In order to truly enjoy Worldcon, you had to be one of three things: someone with a ton of old friends at the convention, a serious sci-fi/fantasy literature fan who wanted to get some books signed and sit in on academic panels, or a writer who wanted to network with other people in the industry. Being a Baby Boomer would also help a lot.
If you were a newcomer attending Worldcon by yourself, or if you were used to the kind of fandom that focuses on things like racebent fanart, slash fanfic, and intelligent pop-culture critique, then you weren’t going to have much fun. Which is pretty sad, because these two interest groups are not separate monoliths. Plenty of die-hard Supernatural and Avengers fans also read Tolkien and Neal Stephenson, and plenty of academic sci-fi/fantasy fans also like to dress up as anime characters. Unfortunately, while Nine Worlds seemed to understand this, Worldcon—or the people who regularly attend Worldcon—did not.
For many, the Worldcon experience was just not worth it if your comments were constantly at risk of being shouted down old men. Either some drastic changes will have to be made, or those younger fans won’t come back at all.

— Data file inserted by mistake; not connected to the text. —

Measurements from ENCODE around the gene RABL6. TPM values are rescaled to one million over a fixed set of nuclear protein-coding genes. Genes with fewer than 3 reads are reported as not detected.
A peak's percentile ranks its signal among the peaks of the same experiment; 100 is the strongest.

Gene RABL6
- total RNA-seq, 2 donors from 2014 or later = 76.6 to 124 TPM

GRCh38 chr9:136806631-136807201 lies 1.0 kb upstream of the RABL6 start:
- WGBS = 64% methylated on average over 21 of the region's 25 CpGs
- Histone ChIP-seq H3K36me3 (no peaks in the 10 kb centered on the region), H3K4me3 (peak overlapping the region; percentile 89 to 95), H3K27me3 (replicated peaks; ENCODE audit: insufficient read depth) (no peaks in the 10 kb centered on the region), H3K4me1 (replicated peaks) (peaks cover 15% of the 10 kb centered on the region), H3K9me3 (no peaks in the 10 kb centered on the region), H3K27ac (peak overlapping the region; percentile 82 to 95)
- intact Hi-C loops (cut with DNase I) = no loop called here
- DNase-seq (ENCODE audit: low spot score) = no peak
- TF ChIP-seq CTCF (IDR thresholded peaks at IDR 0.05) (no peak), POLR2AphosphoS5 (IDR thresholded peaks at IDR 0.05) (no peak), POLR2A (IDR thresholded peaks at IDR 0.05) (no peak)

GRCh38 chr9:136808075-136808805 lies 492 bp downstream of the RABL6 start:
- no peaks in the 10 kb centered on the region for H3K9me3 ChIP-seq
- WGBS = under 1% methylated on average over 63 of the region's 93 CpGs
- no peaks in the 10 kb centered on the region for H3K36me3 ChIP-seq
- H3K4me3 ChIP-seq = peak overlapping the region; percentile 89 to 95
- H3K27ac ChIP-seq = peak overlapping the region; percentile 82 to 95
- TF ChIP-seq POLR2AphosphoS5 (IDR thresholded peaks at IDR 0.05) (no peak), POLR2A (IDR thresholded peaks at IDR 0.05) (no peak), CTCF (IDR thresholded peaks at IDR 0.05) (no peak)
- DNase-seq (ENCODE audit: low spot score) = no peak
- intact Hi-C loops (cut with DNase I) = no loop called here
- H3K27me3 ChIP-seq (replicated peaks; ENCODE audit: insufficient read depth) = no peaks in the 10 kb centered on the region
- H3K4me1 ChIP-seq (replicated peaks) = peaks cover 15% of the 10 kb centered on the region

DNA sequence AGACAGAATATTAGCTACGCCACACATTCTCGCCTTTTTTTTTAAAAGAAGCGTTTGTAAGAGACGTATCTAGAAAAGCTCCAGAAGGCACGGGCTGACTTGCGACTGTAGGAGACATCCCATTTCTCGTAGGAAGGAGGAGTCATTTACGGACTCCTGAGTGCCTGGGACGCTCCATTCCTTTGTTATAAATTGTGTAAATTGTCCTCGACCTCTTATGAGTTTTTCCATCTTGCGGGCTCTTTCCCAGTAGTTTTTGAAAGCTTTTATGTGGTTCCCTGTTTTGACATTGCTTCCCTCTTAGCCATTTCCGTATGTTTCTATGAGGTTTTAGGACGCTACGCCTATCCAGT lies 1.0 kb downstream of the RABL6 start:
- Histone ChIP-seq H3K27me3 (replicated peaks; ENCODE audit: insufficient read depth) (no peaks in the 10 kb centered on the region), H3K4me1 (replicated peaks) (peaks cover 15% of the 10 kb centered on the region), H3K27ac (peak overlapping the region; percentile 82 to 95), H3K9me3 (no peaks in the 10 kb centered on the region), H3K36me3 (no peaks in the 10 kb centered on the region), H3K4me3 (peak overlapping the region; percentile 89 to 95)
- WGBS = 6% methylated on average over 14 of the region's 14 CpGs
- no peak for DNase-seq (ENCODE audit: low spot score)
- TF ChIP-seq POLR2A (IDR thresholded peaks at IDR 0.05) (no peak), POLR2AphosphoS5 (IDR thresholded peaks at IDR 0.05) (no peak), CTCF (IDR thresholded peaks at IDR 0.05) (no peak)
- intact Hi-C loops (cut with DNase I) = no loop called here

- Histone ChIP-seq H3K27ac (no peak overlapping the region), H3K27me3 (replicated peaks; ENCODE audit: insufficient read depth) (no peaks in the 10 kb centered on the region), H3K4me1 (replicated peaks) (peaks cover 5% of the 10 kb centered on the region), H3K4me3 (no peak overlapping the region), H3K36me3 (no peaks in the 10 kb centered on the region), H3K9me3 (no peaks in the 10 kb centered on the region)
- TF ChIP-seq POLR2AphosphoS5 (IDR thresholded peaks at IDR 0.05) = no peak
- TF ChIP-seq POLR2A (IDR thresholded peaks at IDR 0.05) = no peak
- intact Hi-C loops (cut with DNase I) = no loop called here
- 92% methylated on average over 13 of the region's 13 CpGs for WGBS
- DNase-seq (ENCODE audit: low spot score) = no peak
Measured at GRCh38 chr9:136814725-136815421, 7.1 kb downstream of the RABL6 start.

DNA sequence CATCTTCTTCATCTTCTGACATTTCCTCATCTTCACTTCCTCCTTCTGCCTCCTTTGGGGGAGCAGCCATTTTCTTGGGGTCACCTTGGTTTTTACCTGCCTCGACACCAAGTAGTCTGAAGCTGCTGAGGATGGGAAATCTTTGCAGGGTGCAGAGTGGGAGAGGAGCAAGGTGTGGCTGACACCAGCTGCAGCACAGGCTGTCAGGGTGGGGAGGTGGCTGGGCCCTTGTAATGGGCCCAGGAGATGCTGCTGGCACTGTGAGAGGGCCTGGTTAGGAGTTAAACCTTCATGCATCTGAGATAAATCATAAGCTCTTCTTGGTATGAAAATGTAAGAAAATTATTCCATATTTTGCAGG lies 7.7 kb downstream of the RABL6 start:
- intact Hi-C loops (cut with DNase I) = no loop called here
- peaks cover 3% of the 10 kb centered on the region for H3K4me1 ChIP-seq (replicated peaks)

When writing about the generation gap at Worldcon 2013, author Madeline Ashby phrased this rather more brutally: “It’s okay, because someday they’ll all be dead.”
Sometime in the next couple of years, the balance at Worldcon will tip, and the overall culture of the convention will reluctantly follow its younger members into the 21st century. But with most fans now communicating online and consuming a far wider range of media than you see on the Hugo writing shortlists, Worldcon is currently at least a decade behind the zeitgeist.
The people who traveled Nine Worlds were just as geeky and thoughtful as those who went to Worldcon, but they had other priorities. They were informed about issues of discrimination in fandom and were capable of having public discussions about racism and rape culture without having to field noisy interruptions from their peers. They were aware of the strengths and pitfalls of social media and had intelligent opinions on the way media corporations exploit and engage with fandom. Essentially, they were more willing to discuss the darker aspects of fan culture, while also visibly having a lot more fun than the crowd at Worldcon.
Worldcon is for people who, through a lifelong love of Doctor Who and Asimov and Philip K. Dick, are obsessed with visions of the future. But that future is a fictional one. The type of fans one met at Nine Worlds were far from infallible, but they understood that in order to participate in fandom, you should be working to improve that experience for other people. In other words, they were interested in the future of the real world, rather than celebrating some nostalgic image of the past.
Photo via Gwydion M. Williams/Flickr